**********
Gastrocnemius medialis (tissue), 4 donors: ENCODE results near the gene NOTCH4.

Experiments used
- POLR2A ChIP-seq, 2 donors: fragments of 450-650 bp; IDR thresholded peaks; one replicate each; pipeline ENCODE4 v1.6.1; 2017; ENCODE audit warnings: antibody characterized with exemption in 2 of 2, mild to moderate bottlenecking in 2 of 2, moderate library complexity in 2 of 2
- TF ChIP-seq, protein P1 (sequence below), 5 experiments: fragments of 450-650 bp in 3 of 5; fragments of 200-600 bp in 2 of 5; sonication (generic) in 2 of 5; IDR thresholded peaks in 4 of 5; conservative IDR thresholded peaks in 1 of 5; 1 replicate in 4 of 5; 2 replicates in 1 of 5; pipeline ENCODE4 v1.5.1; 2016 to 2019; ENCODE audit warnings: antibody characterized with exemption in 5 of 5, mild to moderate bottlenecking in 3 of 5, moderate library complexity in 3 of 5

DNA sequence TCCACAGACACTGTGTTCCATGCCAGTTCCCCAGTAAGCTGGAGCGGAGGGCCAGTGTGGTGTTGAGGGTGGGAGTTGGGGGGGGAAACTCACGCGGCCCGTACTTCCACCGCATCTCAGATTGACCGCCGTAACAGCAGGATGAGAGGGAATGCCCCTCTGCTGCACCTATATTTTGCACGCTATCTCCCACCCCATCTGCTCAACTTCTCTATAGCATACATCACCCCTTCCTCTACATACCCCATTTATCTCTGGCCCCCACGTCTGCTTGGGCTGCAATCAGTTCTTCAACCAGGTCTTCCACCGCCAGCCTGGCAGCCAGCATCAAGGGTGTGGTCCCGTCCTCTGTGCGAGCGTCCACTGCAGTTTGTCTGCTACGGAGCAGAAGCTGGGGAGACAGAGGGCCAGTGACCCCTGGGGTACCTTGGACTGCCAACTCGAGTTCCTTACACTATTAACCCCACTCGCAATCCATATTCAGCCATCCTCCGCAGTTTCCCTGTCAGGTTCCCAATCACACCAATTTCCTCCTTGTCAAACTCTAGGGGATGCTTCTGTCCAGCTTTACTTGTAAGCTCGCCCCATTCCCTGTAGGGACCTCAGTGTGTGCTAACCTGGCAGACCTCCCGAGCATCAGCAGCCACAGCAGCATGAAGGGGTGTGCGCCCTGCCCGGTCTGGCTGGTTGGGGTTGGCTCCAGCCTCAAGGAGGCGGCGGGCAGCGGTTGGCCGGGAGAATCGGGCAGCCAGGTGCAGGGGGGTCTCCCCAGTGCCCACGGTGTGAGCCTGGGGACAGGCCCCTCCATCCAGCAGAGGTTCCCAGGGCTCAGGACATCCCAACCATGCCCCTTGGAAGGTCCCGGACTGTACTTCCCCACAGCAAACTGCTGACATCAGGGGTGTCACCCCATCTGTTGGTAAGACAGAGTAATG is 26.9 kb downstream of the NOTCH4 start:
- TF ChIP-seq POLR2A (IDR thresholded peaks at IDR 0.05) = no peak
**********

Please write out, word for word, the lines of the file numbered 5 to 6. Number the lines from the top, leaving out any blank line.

DNA sequence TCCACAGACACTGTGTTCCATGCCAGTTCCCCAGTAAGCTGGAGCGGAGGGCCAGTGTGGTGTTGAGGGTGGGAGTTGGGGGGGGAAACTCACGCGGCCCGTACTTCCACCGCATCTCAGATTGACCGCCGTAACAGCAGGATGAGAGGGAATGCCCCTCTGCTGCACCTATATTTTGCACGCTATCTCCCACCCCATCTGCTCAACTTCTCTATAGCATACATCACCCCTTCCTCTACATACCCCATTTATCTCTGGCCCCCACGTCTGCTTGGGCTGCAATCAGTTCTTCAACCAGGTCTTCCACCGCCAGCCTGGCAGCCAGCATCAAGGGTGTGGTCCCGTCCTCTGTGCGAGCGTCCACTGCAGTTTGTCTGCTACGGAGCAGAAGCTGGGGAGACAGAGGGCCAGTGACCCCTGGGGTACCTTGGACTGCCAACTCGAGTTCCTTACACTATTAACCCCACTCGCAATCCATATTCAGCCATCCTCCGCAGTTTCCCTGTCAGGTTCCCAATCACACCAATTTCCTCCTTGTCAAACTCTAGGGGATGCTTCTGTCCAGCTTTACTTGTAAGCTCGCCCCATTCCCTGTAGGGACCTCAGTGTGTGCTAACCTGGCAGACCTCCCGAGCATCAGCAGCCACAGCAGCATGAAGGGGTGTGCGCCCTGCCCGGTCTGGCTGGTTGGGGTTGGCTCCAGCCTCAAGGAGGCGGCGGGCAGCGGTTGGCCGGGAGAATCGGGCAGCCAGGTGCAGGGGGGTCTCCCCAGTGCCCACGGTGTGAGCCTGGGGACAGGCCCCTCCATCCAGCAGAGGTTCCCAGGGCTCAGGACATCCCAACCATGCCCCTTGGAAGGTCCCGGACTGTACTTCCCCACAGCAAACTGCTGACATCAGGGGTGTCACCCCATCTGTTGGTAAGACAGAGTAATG is 26.9 kb downstream of the NOTCH4 start:
- TF ChIP-seq POLR2A (IDR thresholded peaks at IDR 0.05) = no peak